“…we Coloured People of these United States, are, the most wretched, degraded and abject set of beings that over lived since the world began, down to the present day, and, that, the white Christians of America, who hold us in slavery, (or, more properly speaking, pretenders to Christianity,) treat us more cruel and barbarous than any Heathen nation did any people whom it had subjected, or reduced to the same condition … The Blacks or Coloured People, are treated more cruel by the white Christians of America, than devils themselves ever treated a set of men, women and children on this earth.”
Walker goes on to argue that blacks and slaves should violently overthrow the institution of slavery. The book was considered so radical and revolutionary in its call to arms that even abolitionists condemned it as inflammatory.
“Walker’s Appeal operated on many levels,” said Chris Apap, who writes about Walker in his forthcoming book, “The Genius of Place: The Geographic Imagination in the Early Republic.” “It was a call for a distinctly American national identity for free blacks in the U.S., a withering attack on the institution of slavery, a critique of racism, a negative assessment of free black apathy, a celebration of literacy as a means to power and a deeply felt expression of Christian faith in a future that would upend the oppression of African Americans.”
Still, Walker used a covert network of African Americans, including black seamen to move copies of the book across the country, including into the hands of Southern slaves, where it could be read aloud and in secret to small groups.
“The audacity of this free black man, to call on slaves to give their lives for freedom,” McDaniels said. “This was something out of the ordinary. To have this very clear, defined pamphlet of what had to happen, was not good.”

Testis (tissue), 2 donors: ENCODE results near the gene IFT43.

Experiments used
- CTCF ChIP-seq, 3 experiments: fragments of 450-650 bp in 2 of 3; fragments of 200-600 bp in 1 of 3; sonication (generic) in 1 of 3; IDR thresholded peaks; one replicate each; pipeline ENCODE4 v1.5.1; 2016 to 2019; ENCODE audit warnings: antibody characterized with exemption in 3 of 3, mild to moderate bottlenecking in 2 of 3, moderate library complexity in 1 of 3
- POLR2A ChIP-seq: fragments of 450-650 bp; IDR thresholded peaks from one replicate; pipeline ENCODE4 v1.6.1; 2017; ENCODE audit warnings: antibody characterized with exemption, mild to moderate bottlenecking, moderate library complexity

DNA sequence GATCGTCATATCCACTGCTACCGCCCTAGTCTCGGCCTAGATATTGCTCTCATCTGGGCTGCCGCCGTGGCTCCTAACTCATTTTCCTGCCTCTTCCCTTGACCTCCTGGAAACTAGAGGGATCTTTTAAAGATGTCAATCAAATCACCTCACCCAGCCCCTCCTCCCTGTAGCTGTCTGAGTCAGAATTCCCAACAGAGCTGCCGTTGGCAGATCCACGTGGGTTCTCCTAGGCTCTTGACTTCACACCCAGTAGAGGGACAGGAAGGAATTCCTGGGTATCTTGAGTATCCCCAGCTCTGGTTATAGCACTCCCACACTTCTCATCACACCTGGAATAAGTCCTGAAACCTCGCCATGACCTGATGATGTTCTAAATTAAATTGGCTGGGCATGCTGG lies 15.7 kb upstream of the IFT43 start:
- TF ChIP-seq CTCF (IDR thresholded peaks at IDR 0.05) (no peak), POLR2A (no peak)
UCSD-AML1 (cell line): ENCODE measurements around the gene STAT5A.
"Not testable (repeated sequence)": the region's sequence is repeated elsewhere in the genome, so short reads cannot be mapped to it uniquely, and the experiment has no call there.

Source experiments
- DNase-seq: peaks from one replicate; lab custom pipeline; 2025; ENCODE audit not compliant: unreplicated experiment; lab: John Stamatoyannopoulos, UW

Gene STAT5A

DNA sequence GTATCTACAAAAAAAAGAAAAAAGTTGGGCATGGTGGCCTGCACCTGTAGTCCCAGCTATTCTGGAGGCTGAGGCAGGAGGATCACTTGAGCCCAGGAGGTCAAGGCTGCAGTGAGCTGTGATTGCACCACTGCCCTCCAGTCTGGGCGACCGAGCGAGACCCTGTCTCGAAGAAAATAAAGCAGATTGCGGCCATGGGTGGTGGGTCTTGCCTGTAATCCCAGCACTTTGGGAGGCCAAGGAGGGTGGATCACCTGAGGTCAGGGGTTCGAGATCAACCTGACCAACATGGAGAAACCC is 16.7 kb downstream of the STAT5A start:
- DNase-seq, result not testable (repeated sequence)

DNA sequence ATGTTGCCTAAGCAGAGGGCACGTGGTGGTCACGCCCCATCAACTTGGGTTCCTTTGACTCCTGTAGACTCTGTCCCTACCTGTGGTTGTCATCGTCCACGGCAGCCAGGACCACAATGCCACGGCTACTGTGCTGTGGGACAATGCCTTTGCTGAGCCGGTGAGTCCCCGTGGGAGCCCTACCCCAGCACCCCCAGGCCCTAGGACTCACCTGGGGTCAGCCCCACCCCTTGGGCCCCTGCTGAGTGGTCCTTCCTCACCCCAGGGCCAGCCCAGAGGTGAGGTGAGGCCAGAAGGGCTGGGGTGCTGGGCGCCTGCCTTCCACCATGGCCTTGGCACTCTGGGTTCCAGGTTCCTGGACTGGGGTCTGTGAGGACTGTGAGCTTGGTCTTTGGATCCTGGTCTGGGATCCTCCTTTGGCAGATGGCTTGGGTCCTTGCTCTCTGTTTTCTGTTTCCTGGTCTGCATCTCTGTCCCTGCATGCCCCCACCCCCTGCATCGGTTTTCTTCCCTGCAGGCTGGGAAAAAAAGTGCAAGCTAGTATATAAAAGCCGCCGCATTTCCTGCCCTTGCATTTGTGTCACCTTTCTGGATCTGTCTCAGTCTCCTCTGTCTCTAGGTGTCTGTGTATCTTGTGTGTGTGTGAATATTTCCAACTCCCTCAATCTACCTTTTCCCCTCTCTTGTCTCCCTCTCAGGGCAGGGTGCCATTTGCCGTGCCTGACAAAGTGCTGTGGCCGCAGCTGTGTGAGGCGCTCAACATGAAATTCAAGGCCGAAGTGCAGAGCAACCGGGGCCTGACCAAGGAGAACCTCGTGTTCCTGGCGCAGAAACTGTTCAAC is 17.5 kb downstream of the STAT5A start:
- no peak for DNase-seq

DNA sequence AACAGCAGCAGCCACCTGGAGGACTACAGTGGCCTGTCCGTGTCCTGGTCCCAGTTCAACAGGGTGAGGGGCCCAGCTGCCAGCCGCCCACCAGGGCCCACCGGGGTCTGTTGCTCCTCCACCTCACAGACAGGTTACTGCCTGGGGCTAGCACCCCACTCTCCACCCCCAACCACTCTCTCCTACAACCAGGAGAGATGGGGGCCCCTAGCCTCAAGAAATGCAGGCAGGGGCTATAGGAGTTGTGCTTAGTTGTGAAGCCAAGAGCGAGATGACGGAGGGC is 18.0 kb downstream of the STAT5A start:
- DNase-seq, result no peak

Answering Walker’s ‘Appeal’
A second edition of the “Appeal” came out a year later, increasing the pressure on Walker. A $10,000 bounty was put on his head to deliver him South. The mayor of Savannah even called on the Boston mayor to stop Walker from publishing a third edition.
But by 1830, Walker was dead. How has remained a mystery. Many scholars, contend that Walker was assassinated, poisoned. Others believe, that as Walker’s daughter did a few weeks earlier, he simply died of tuberculosis.
With Walker dead, the book was suppressed. Any black person, especially a Southern one, found with it, was arrested or killed.
Alvelyn Sanders, the pastor of Greater St. Paul A.M.E. in Florence, Ala., believes that her church’s founding pastor, the Rev. Robin Lightfoot, was a follower of Walker’s.
During the Civil War, Lightfoot preached to his parishioners that slavery was not intended for them. Shortly after that sermon, men on horseback came looking for him.
“He was captured and hanged for that message,” Sanders said.
The book and Walker, seemed to fade away.
“But Nat Turner happened in 1831,” said Burkett about the slave revolt that saw 50 white people and 200 blacks die. “We don’t know if he read it. But he answered the real call.”
It is unclear if black abolition voices that followed like Martin Delany, Maria Stewart, Henry Highland Garnet or even Frederick Douglass read Walker. But scholars believe that the “Appeal” laid a clear foundation for nationalism that carries today, even through the Black Lives Matter movement.
“Calling for black people to be able to first affirm that their lives matter, I believe that’s what Mr. Walker was asking us to do as well,” said Sanders, who teaches the “Appeal” as part of humanities courses at Atlanta Metropolitan College. “If you can start with that self-affirmation, then, you can go forward with the message to the community at large.”
Staff writer Stephanie Toone contributed to this story.